“The circular economy gives us the tools to tackle climate change and biodiversity loss together while addressing important social needs. It gives us the power to grow prosperity, jobs, and resilience while cutting greenhouse gas emissions, waste, and pollution,” describes the Ellen MacArthur Foundation, a non-profit that promotes the circular economy. Philips joined the foundation in 2013. “Under Frans van Houten’s [Philips’ chief executive officer] stewardship, Philips has repeatedly raised the bar — setting and achieving ambitious goals as a leader in the transition to a circular economy,” the Foundation writes

In addition to its collaboration with the Ellen MacArthur Foundation, Philips’ CEO has become a co-chair of the Platform for Accelerating the Circular Economy (PACE) and helped launch the PACE Circular Economy Action Agendas. These agendas provide a comprehensive overview of best practices and obstacles for a circular economy across five major sectors (capital equipment, electronics, textiles, food, and plastics), and each report includes ten calls to action for organizations to start creating change and overcome barriers. 

Philips has been searching for solutions to make its operations and innovations more sustainable, with an emphasis on EcoDesign: the company is thinking about the environmental impact of a product each step of the way, minimizing the use of hazardous materials, improving energy efficiency, and using minimal and recyclable materials and packaging for products so that circularity is built into the design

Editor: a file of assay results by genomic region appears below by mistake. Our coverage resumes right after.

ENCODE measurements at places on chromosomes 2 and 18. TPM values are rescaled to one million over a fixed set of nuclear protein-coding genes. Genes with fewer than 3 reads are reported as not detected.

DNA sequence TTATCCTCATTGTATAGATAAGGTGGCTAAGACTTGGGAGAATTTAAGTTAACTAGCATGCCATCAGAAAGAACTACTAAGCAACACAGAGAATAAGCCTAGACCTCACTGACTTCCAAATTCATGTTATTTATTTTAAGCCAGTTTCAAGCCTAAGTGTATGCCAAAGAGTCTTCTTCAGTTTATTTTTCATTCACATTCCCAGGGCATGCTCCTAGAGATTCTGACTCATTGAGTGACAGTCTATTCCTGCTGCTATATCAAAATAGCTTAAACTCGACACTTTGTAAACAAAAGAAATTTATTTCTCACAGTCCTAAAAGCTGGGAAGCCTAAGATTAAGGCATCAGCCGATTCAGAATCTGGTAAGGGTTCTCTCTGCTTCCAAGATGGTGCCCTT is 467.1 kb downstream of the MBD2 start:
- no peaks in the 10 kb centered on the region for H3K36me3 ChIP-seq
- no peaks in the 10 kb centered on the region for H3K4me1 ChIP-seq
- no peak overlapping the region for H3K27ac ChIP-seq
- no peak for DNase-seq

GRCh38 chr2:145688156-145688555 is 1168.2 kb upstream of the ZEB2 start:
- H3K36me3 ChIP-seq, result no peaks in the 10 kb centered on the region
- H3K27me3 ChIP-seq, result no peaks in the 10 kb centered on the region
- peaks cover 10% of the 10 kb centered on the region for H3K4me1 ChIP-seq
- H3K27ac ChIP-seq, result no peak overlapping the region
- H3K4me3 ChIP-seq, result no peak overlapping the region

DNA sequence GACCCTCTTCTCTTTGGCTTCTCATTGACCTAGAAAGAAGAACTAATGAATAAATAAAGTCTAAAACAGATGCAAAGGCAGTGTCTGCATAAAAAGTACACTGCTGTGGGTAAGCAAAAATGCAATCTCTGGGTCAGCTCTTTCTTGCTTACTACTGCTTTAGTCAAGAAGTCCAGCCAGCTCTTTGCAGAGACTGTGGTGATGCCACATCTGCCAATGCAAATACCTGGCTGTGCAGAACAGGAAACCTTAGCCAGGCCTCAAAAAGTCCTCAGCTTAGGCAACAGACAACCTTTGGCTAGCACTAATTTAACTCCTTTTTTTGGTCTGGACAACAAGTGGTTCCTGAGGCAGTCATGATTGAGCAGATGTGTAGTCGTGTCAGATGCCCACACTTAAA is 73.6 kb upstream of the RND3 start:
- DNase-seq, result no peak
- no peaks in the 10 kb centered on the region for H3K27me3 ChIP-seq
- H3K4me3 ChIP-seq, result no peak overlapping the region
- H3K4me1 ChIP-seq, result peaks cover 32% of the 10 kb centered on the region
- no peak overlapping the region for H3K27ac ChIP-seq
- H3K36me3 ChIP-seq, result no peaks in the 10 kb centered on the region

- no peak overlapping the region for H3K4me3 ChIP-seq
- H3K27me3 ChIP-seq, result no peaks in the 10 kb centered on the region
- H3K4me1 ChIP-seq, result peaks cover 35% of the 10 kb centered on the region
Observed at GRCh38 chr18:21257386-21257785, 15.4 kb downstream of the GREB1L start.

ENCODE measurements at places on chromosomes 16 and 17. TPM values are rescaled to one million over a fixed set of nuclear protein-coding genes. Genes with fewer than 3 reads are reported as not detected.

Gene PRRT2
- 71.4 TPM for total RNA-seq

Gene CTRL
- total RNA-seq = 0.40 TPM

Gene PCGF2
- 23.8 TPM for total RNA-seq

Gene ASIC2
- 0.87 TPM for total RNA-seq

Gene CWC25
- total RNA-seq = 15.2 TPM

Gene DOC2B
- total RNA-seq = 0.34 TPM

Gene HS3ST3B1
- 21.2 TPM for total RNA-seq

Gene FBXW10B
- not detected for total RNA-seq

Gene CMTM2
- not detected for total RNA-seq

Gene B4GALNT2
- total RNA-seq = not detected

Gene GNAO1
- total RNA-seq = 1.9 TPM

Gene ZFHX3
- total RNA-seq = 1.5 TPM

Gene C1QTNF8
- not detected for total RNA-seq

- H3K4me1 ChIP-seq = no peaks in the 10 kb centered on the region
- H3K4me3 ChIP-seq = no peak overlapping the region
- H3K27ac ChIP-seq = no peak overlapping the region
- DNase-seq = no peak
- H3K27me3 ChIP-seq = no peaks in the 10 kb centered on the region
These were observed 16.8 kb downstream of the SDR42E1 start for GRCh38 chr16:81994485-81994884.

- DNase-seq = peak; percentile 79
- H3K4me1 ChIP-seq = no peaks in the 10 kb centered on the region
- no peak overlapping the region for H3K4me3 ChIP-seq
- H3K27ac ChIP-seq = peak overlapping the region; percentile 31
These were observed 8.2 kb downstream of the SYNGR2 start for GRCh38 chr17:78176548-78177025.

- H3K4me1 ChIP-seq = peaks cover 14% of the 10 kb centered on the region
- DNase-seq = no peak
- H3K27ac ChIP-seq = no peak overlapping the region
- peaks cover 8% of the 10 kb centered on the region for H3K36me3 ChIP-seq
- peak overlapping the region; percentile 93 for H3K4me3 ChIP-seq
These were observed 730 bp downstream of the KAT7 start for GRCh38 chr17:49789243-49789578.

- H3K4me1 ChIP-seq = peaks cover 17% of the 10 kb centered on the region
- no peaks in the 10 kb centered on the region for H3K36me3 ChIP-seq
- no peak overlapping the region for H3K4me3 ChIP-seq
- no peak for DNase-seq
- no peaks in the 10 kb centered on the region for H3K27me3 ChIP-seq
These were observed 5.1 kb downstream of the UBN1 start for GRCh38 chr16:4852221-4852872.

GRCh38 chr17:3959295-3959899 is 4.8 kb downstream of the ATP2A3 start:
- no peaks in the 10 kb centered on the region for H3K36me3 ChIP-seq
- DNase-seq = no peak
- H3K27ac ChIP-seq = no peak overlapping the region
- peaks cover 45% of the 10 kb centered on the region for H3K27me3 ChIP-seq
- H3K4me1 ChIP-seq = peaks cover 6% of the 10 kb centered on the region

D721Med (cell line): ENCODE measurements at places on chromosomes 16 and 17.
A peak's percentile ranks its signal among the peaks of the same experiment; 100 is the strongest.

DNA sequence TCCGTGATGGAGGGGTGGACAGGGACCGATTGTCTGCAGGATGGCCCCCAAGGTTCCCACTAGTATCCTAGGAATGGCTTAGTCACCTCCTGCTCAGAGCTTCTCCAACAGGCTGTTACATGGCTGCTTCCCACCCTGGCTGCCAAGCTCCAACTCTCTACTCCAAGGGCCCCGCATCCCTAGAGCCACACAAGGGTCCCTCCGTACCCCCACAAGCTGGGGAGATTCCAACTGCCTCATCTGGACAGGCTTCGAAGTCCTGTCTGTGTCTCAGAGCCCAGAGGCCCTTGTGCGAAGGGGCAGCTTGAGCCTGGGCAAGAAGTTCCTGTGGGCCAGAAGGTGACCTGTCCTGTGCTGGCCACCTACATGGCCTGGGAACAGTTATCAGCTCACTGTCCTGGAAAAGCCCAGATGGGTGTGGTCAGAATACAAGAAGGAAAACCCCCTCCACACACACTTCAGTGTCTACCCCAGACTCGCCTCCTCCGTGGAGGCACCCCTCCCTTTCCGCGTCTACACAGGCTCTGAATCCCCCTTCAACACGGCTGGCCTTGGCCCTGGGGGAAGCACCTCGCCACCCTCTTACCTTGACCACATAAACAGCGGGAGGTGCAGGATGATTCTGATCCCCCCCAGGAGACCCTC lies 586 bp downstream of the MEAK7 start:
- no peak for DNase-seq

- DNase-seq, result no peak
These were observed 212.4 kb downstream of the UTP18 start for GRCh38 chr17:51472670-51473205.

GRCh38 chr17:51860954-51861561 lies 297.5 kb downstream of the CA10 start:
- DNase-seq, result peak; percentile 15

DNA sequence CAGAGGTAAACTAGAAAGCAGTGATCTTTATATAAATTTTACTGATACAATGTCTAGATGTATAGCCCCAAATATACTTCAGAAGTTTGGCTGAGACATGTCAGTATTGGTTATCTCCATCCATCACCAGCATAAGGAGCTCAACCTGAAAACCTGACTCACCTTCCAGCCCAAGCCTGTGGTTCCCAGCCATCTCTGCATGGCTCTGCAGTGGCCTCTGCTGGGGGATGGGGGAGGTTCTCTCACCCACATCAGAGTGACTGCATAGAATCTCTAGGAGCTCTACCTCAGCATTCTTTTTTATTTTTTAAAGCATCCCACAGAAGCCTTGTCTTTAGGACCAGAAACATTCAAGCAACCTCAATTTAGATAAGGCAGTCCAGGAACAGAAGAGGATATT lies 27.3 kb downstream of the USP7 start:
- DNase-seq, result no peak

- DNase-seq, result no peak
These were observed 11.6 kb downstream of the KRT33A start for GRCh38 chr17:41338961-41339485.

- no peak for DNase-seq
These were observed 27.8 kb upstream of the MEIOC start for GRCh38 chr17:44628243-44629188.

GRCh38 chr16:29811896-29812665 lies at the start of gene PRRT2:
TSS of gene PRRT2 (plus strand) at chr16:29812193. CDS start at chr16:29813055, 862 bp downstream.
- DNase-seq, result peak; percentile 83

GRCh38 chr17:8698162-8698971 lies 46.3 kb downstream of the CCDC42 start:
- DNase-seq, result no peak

Producing results across the health tech industry

The circular economy has been foundational to Philips’ approach to reducing emissions, and it’s been working. Philips is working to meet the Paris Climate Accord’s goal of reducing the footprint of their supply chain in line with a 1.5°C global warming scenario. In 2020, Philips was ranked number two in the Wall Street Journal’s new global sustainability ranking. Solar panels in front of a wind farm

In 2020, Philips achieved its goal of becoming net carbon-neutral. By the end of 2021, all 25 Philips industrial sites sent zero waste to landfills. By 2025, Philips is working towards 100 percent renewable electricity use, and getting 75 percent of their total energy consumption from renewable sources. 

The company compensates for unavoidable emissions with projects that improve lives and environments in underserved communities, like providing access to clean drinking water in Uganda, improving respiratory health with clean cookstoves across Kenya and Ghana, and protecting forests through sustainable production.

By connecting with its network of supply chain collaborators, the company can amplify its impact even further. Philips is working towards getting over half of their supply chain companies on board with science-based climate commitments through its Supplier Sustainability Program by incentivizing participation and supporting their suppliers’ commitments.

Philips is influencing other private and public sectors through their collaborations with PACE and the Ellen MacArthur Foundation, and they’re always working towards eco-innovation inside the company, whether it’s big changes through circular design and repurposing health care technology, or concrete steps towards reducing their carbon footprints by focusing on remote meetings over air travel, sustainable packaging over single-use ones. 


This content was produced by Boston Globe Media's Studio/B in collaboration with the advertiser. The news and editorial departments of The Boston Globe had no role in its production or display.